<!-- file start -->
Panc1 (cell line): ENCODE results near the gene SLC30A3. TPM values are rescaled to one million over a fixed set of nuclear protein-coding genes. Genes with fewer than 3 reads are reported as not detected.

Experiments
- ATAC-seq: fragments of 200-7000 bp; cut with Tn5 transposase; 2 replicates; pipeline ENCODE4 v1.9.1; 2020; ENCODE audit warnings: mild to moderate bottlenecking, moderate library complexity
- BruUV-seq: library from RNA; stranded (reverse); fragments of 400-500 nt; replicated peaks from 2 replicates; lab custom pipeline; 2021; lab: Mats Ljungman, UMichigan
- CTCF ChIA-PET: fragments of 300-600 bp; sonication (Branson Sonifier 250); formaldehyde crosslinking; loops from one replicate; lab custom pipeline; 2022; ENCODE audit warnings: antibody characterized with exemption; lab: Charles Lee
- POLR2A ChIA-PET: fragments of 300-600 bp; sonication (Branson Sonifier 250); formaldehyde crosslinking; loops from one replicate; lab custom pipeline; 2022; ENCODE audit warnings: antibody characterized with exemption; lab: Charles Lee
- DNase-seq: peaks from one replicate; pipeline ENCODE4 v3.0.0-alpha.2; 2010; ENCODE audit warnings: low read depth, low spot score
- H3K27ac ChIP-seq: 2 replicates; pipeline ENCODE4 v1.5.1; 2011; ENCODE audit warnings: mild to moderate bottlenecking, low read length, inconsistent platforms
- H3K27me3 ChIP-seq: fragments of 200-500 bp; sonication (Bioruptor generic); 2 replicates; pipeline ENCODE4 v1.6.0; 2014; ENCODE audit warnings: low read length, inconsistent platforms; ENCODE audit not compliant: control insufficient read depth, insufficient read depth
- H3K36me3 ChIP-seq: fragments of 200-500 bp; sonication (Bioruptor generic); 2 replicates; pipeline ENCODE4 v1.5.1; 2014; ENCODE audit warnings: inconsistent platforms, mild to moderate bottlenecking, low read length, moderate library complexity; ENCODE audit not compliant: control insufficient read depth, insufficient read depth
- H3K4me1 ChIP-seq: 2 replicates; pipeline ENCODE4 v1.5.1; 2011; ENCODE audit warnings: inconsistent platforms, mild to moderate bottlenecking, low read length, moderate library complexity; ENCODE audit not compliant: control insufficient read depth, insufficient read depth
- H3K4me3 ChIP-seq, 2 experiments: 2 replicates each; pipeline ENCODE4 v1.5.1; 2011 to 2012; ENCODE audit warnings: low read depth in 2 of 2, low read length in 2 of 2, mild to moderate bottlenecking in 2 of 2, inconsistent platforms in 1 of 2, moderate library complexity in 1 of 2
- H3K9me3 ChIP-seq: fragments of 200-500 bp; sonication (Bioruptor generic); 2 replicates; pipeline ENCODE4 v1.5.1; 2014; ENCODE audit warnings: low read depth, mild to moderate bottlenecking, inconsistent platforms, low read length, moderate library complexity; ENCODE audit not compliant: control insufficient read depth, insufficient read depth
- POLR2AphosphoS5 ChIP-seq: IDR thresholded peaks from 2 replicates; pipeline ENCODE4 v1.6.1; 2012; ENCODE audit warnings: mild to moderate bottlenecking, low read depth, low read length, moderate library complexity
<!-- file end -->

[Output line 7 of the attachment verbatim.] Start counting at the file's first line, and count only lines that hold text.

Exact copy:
- DNase-seq: peaks from one replicate; pipeline ENCODE4 v3.0.0-alpha.2; 2010; ENCODE audit warnings: low read depth, low spot score